Part 1
Part 1
Part 2
Part 2

Audio Note: Richardson is somewhat faint throughout the interview, but she is much more audible than the transcripts make her appear.

Image: Original caption: 10/2/63-Cambrdge, MD-Mrs. Gloria Richardson, chariman of the Cambridge Action Committee, is shown during her press conference today.  Mrs. Richardson said that Negros will shift their integration drive to schools and industry, to give Cambridge officials a chance to come up with an alternative to the defeated Public Accommodations Law. Copyright: Bettmann/Corbis.

Audio courtesy of Yale University.

 

 

Gloria St. Clair Hayes Richardson

Date: 
2 March [1964]
Related Documents: 
Gloria Richardson
Gloria Richardson Bio

Gloria Richardson (born 1922) was a civil rights activist and leader of the Cambridge Movement in Cambridge, Maryland, in the 1960s. Richardson received a B.A. in sociology from Howard University in 1942.  The Cambridge Movement began as a civil rights effort, with activists from outside the region and black Cambridge residents sitting in at segregated movie theaters, bowling alleys and restaurants.  The movement evolved into a battle for the economic rights of Cambridge citizens, many of whom were faced with low wages and unemployment. She helped organize the Cambridge Nonviolent Action Committee, the only non-student-led affiliate of the Student Nonviolent Coordinating Committee. The Cambridge Movement's focus on social justice and its use of armed self-defense tactics have been cited as signaling the beginning of the Black Power phase of the civil rights movement. Richardson has worked for the National Council for Negro Women, Harlem Youth Opportunities Unlimited and Associated Community Teams, and the New York City Department for the Aging.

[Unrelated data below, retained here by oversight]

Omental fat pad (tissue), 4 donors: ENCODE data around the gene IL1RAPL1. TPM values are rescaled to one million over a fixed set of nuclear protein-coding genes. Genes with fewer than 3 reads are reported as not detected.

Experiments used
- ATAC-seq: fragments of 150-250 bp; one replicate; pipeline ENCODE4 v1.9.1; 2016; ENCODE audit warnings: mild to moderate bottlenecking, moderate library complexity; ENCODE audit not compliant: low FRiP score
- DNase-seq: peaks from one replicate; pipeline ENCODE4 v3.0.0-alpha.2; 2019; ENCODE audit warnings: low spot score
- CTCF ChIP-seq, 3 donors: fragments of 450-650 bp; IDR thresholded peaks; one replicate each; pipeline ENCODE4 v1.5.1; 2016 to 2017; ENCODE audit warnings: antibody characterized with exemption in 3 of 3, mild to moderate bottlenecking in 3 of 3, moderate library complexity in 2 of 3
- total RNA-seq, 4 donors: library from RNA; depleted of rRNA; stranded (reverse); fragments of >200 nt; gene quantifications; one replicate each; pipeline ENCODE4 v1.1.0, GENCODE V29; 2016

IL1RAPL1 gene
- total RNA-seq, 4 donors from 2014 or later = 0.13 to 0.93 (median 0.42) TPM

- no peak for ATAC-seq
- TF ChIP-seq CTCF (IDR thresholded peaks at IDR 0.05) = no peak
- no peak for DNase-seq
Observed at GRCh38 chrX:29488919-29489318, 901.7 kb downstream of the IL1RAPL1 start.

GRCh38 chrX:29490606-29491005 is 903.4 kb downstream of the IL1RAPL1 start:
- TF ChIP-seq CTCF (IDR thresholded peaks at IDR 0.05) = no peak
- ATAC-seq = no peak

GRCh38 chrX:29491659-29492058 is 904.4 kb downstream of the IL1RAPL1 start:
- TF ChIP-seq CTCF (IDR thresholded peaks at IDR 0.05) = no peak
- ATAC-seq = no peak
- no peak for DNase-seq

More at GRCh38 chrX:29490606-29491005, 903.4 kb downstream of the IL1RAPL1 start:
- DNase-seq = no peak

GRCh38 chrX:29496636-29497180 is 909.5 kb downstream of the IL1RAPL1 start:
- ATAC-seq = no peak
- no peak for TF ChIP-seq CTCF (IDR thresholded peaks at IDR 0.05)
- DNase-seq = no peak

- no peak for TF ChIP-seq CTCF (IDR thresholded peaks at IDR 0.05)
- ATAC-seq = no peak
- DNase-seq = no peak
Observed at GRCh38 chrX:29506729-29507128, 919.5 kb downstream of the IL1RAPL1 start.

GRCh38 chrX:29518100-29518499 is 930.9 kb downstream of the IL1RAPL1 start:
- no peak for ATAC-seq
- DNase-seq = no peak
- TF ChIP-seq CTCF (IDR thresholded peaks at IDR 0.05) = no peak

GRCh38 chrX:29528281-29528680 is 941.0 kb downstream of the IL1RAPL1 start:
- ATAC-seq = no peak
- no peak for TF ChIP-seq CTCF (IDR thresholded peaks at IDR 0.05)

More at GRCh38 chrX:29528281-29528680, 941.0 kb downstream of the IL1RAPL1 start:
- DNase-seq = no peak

Image: Original caption: 10/2/63-Cambrdge, MD-Mrs. Gloria Richardson, chariman of the Cambridge Action Committee, is shown during her press conference today.  Mrs. Richardson said that Negros will shift their integration drive to schools and industry, to give Cambridge officials a chance to come up with an alternative to the defeated Public Accommodations Law. Copyright: Bettmann/Corbis.

Abstract

Richardson discusses the history of blacks in Cambridge, Maryland, where she is originally from, and their current economic situation. Richardson recounts how African Americans who live in Cambridge experience employment discrimination in that they are usually “the last hired and first fired.” As a result, many black workers are unable to achieve any kind of seniority in their jobs. Richardson discusses the split between the African American middle class and the laboring class in Cambridge. Most of the interview deals primarily with questions of “Negro identity,” her beliefs about nonviolence, and the destructive effects of segregation. She discusses how she handled the random violence during the St. Ann demonstrations in Cambridge when rocks were thrown at protesters. She disagrees with non-violence as a philosophy but not as a tactic. 

Transcript

Expand All | Collapse All

Related Documents

View all Media

Robert Penn Warren Center for the Humanities ©2014 | About | Contact